The best way of dealing with an electrical fire, or more correctly a fire of electrical origin, is to prevent one from occurring in the first place. The cost of correct design, installation and maintenance is minimal when considering the cost of dealing with the aftermath of a fire:- loss of production, temporarily having to rehouse and the potential for loss of life.
For a fire to exist, three ingredients are required. Oxygen is plentiful in the air; without it we cannot survive, and neither can a fire. Fuel, or combustible materials is also an essential, with modern furnishings and fabrics, packaging and decorations offering a ready source of flammable material as well as the build-up of combustible dust and fibres due to lack of maintenance. The final ingredient is heat, or a source of ignition, which is precisely what electrical energy has to offer- in the form of arcs and sparks, or as the result of heating due to a fault, or in certain circumstance abuse of equipment that is operating as it was intended to.
In high-risk industrial and commercial electrical installations, the risk of fire, and the disruption that it may cause may dictate that fire suppression systems are installed, which, on a fire being detected causes the protection to operate automatically. In many instances such systems are intended to protect areas what are not occupied- most of the extinguishing media used works to exclude oxygen and create an environment where fire cannon exist: the same principle makes it all but impossible for humans to exist. Carbon Dioxide gas is often used for such system, and with the removal of halon from the fire fighting arsenal, other vaporising liquid gases have been developed including FM200 and Inergen. In some specialist cases water mists systems may be employed, although these are rare.
For first line fire-fighting, portable fire extinguishers are used, although priority must remain on leaving the building and on raising the alarm if a fire occurs. In it’s very early stages, attempting to fight a fire may save a lot of money and protect life, however, there is a fine balance between being a hero and being a statistic!
Turning off the electrical power supply should always be a priority. If the power supply is removed, then class of fire that has developed can be dealt with by using the most appropriate fire extinguishing media. If the power supply remains on, or it is not known if equipment is electrically live or not, the types of fire fighting equipment that can be used is generally restricted to Carbon Dioxide gas or dry powder fire extinguishers, neither of which readily conducts electric current.
Carbon Dioxide, or CO2, is the best choice of extinguisher as it is regarded as being a clean agent. This means that it does not contaminate adjacent equipment and minimises down-time and clean-up. CO2 is safe to use on live low voltage systems and also live high voltage systems, however, maintaining a safe distance from high voltage equipment must remain a priority. Due to the risk of asphyxiation, CO2 should never be used in a confined space.
Dry powder fire extinguishers may also be used on live low voltage equipment. The actual voltage rating will vary between manufacturers, however low voltage is defined as being up to 1,000 volts a.c. Dry powder fire extinguishers can be difficult to use, particularly where a fire exists within the casing of an electrical appliance, and the powder residue often results in adjacent equipment becoming contaminated and unserviceable.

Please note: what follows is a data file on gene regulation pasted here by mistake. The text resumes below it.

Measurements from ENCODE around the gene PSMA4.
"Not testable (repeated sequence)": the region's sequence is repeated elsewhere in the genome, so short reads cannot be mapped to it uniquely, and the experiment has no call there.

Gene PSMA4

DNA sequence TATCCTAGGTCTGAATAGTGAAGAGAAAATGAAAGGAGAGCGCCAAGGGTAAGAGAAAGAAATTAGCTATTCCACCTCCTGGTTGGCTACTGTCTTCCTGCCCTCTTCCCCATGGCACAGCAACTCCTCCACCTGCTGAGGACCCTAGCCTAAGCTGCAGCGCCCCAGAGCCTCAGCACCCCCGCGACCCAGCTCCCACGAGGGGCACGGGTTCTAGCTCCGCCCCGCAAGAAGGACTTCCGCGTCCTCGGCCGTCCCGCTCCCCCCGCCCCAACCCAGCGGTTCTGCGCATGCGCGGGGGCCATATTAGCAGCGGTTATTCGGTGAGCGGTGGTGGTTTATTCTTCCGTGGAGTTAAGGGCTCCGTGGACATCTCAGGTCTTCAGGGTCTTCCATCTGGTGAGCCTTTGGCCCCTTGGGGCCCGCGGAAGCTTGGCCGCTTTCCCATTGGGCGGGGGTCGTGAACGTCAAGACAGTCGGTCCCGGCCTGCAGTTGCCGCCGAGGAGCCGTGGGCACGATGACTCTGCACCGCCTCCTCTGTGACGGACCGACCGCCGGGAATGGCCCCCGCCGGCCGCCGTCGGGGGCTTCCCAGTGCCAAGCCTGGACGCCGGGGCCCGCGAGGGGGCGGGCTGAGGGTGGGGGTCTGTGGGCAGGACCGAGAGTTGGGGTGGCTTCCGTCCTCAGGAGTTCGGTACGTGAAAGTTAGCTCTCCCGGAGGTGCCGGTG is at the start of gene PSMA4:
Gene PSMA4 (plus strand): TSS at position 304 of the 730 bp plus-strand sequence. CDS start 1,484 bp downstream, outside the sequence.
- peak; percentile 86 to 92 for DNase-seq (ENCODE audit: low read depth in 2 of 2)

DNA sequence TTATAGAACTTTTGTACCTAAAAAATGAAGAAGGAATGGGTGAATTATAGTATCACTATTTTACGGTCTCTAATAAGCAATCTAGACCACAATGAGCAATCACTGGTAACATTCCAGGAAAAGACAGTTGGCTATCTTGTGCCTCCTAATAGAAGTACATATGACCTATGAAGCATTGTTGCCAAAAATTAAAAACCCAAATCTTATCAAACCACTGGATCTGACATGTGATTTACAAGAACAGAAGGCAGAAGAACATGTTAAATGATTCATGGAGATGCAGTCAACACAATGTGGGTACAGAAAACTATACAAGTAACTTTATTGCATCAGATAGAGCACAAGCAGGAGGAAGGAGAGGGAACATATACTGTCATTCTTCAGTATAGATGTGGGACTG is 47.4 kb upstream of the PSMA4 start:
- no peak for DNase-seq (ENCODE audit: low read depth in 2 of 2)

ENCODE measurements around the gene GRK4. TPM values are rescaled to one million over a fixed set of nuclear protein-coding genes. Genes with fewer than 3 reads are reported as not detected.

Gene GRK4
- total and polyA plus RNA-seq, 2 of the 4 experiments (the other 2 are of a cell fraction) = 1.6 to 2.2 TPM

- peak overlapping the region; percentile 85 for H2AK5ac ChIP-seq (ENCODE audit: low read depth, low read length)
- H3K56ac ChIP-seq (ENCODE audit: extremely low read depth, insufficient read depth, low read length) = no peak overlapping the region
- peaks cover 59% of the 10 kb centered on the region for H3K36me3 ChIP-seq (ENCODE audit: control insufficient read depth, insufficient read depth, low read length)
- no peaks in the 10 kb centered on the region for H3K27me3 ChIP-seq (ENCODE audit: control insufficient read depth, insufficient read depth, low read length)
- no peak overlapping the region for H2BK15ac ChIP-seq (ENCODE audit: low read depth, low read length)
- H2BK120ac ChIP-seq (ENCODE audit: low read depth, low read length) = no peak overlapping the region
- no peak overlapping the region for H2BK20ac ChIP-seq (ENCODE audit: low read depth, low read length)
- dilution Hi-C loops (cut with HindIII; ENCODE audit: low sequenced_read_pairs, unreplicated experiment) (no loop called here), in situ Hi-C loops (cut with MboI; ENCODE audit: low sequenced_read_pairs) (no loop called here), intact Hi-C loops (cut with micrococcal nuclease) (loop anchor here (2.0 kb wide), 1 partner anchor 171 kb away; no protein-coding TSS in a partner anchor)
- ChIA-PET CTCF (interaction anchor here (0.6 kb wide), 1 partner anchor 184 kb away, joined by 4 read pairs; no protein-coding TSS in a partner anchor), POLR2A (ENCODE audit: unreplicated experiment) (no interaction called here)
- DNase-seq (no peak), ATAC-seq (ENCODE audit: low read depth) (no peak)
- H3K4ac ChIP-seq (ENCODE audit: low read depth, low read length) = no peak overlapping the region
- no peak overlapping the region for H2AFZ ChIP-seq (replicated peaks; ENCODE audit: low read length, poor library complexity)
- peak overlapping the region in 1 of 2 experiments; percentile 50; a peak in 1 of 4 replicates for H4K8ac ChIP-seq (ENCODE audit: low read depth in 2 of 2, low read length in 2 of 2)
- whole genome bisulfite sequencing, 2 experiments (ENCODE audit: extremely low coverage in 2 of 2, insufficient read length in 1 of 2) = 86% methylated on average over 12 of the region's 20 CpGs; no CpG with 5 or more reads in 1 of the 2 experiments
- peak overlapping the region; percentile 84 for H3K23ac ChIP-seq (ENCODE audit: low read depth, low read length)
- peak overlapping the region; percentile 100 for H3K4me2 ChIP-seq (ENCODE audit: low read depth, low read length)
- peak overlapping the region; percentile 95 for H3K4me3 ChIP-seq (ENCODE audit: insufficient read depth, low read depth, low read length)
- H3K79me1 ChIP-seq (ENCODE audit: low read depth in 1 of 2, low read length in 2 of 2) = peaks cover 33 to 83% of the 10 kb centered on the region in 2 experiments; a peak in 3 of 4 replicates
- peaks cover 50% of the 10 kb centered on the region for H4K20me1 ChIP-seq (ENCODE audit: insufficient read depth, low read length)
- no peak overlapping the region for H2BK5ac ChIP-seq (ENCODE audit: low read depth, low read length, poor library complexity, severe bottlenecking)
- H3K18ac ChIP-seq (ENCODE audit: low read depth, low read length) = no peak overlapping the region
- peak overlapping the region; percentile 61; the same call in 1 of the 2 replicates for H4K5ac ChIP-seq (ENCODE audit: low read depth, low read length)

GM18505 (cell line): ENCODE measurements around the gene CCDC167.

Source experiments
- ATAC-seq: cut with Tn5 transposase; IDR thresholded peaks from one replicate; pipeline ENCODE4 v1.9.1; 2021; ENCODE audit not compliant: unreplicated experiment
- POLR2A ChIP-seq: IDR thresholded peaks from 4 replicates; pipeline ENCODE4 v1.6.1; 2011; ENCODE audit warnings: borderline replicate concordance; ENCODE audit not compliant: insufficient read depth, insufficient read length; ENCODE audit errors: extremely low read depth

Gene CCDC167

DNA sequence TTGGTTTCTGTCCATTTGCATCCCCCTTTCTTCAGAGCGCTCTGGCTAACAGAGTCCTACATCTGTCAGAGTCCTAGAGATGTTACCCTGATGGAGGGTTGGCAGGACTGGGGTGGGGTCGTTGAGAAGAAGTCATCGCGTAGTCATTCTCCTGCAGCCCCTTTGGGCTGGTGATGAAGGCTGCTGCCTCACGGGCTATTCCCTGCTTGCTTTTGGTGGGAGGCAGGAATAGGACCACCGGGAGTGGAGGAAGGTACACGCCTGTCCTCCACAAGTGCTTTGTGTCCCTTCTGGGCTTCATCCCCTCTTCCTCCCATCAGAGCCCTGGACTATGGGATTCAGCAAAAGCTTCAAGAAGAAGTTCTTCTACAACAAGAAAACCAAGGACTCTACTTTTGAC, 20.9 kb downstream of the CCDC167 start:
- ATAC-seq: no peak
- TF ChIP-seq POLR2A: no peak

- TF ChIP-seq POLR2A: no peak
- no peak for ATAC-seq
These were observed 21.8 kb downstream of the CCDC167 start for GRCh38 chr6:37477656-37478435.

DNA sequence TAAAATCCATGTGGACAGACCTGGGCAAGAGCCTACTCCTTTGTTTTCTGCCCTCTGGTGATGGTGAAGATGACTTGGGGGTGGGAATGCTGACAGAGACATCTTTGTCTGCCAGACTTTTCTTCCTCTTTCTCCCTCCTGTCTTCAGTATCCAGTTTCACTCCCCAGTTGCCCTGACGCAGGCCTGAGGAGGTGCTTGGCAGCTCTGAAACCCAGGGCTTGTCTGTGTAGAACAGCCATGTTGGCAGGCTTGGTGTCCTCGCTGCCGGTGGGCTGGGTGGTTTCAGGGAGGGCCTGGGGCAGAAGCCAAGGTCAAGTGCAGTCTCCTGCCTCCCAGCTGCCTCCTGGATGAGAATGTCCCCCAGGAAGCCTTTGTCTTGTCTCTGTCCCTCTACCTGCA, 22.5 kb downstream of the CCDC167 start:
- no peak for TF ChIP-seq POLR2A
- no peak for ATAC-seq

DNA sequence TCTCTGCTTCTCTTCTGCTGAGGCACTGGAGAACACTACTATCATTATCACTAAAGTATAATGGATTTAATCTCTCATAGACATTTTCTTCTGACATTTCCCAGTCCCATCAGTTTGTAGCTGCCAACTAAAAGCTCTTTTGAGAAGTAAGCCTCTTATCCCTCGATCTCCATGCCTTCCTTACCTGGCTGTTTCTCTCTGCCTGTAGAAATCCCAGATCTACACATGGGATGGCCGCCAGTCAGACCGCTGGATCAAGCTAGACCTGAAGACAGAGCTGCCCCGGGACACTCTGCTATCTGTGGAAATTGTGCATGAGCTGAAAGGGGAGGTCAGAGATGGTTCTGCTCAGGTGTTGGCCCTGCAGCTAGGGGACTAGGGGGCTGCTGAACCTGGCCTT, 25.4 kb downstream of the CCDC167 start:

Some foam fire extinguishers also indicate that they are safe for use on low voltage systems if accidently sprayed onto live circuits and equipment. Such fire extinguishers will have accompanying text stating that it has been subjected to and passed a 35 kV conductivity test. This means that whilst the fire extinguisher should not intentionally be used on live electrical equipment, the user of the fire appliance should not receive an electrical shock in the case of accidental contact.
Water Mist fire extinguishers are also emerging onto the market. A specially designed spray head means that the user is kept safe if used on live electrical equipment, however, the use of such fire appliances is very much restricted to those specifically trained.
As has already been mentioned, preventing a fire from occurring is better than dealing with the consequences. Proper electrical design, and installation by competent persons is an absolute must, as is ongoing maintenance. Checking electrical connections are secure, and removing excess build-up of dust all contribute to a safe electrical system. Ensuring that correct circuit protection, in the form of fuses, circuit-breakers and Residual Current Devices (RCDs) are in place is important in preventing a fault from creating a fire condition; Arc Fault Detection Devices (AFDDs) are now available in the UK and protect against fire in two specific scenarios.
Within a domestic setting, fires of an electrical origin can be avoided by ensuring that plug tops are correctly fitted, and any electrical work undertaken is correct and safe. Ensuring that electrical outlets are not overloaded, and limiting the use of extension leads also keeps risks low. Avoiding the use of electric fires and heaters as the main source of heating should also be avoided, and where this is not possible, heating devices should be fixed in place to prevent them being knocked over, and they should be located where they are unlikely to be at risk of combustible materials being placed on, or in close proximity to them.
If an electrical fire does occur the best course of action is:
- get out,
- get the fire brigade out, and
- stay out!